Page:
The Inactive group had the highest all-cause mortality, and risk for cardiovascular disease and cancer, while the Regularly Active had the lowest.
Conclusions: The results showed a benefit for all of the active groups, even if they were Insufficiently Active. More importantly, there now appears to be a health benefit (i.e. reduced risk) to Weekend Warriors who completed only one or two exercise sessions per week. The authors concluded that Weekend Warriors reduced their all-cause mortality and risk for heart disease and cancer.
Pros: This is actually the second article which has investigated the health benefits of Weekend Warriors. Lee and his colleagues completed a similar study in 2004, but with a much smaller sample size (~ 8,000 men). It is promising to see similar findings in the O’Donovan study, as it lends further credence to the benefits associated with Weekend Warrior exercise attributes. Additionally, these findings give clinicians, personal trainers and fitness enthusiasts confidence that there are health benefits associated with Weekend Warrior exercise.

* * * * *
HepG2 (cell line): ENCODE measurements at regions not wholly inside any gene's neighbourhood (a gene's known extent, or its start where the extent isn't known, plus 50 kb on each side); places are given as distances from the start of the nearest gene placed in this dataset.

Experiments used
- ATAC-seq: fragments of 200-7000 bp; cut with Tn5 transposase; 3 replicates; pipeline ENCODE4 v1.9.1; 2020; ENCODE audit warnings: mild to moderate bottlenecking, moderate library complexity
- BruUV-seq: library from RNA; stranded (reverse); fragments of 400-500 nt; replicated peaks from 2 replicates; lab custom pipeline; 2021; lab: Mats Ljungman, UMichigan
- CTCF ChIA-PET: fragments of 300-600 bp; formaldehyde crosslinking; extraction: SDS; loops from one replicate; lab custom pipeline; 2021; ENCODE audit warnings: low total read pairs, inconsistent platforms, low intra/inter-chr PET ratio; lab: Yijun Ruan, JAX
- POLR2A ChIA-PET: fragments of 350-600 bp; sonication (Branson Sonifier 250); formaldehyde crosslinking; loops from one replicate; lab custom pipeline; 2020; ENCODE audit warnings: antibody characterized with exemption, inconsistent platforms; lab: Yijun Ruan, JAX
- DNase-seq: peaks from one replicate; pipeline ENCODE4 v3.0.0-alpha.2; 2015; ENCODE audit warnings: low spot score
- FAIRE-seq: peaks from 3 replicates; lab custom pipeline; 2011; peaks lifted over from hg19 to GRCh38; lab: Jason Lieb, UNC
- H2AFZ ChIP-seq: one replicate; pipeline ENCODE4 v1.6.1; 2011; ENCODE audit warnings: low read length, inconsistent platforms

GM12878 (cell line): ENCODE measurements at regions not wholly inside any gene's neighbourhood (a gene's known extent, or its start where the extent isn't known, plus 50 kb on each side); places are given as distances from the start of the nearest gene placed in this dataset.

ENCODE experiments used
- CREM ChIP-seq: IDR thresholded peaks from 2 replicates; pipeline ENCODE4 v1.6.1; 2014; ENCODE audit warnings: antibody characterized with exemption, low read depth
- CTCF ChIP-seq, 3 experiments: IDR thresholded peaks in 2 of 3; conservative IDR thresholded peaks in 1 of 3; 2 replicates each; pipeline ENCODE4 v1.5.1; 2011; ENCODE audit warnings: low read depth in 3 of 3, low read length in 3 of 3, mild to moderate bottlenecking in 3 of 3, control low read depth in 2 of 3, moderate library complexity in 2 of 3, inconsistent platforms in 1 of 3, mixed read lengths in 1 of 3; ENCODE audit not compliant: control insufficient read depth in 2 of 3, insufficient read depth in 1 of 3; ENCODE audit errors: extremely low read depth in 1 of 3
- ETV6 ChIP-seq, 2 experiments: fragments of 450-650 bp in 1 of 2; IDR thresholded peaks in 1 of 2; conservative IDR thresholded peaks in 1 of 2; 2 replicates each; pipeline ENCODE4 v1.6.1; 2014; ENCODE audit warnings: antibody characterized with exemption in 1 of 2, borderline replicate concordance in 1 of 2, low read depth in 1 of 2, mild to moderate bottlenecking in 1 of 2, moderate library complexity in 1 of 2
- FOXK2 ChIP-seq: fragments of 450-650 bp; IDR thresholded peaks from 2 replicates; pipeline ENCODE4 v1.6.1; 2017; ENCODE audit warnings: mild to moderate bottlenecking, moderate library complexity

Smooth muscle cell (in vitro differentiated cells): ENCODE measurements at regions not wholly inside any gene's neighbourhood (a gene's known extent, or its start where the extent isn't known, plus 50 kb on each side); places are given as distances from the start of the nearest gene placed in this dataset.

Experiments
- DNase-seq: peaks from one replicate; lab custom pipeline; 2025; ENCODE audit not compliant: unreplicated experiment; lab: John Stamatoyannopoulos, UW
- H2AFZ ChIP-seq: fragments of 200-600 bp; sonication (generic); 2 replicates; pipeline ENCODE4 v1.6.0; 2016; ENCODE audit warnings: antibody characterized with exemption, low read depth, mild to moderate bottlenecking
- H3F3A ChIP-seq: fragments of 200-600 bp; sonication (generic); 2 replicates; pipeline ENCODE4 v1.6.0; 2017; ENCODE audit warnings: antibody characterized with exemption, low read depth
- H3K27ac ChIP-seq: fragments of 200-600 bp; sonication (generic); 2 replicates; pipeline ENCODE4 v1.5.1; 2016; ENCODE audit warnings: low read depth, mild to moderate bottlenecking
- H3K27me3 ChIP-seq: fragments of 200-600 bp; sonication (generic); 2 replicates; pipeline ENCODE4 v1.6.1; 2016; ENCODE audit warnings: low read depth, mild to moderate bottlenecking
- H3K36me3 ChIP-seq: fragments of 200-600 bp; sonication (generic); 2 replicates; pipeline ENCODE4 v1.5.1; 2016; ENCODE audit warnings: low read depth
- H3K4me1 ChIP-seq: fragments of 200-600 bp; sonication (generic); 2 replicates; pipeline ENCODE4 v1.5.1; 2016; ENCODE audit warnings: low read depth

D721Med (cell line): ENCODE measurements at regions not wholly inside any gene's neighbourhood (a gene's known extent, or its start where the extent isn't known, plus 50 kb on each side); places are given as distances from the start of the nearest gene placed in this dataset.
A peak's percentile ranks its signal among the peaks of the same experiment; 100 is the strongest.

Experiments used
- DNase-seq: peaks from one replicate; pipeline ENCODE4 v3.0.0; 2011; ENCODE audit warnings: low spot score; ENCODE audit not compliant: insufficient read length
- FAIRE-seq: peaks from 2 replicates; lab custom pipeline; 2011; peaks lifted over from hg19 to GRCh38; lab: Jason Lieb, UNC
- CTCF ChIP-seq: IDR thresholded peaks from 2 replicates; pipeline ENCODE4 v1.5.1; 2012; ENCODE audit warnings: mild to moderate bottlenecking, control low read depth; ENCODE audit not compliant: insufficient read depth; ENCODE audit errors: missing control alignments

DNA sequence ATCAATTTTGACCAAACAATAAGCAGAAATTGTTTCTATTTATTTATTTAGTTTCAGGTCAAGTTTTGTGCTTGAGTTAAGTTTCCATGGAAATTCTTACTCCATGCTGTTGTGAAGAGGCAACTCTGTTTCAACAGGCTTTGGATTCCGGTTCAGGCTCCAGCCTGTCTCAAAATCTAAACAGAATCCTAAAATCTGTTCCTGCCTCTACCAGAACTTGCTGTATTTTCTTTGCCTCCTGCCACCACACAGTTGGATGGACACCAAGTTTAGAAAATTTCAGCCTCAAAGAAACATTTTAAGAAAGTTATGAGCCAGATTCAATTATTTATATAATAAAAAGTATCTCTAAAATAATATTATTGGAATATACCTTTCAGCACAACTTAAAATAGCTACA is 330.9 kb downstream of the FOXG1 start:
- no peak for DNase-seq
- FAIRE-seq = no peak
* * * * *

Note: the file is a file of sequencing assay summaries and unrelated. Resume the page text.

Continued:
Cons: As the participants were evenly distributed between genders, it would have been interesting to see if there were any differences in risk between genders.
Associate Professor Mike Climstein, PhD FASMF FACSM FAAESS is one of Australia’s leading Accredited Exercise Physiologists and researchers. He is director of chronic disease rehabilitation at Vale Medical Practice. firstname.lastname@example.org
Joe Walsh, MSc is a sport and exercise scientist. As well as working for Charles Darwin and Bond Universities, he is a director of Fitness Clinic in Five Dock, Sydney. fitnessclinic.com.au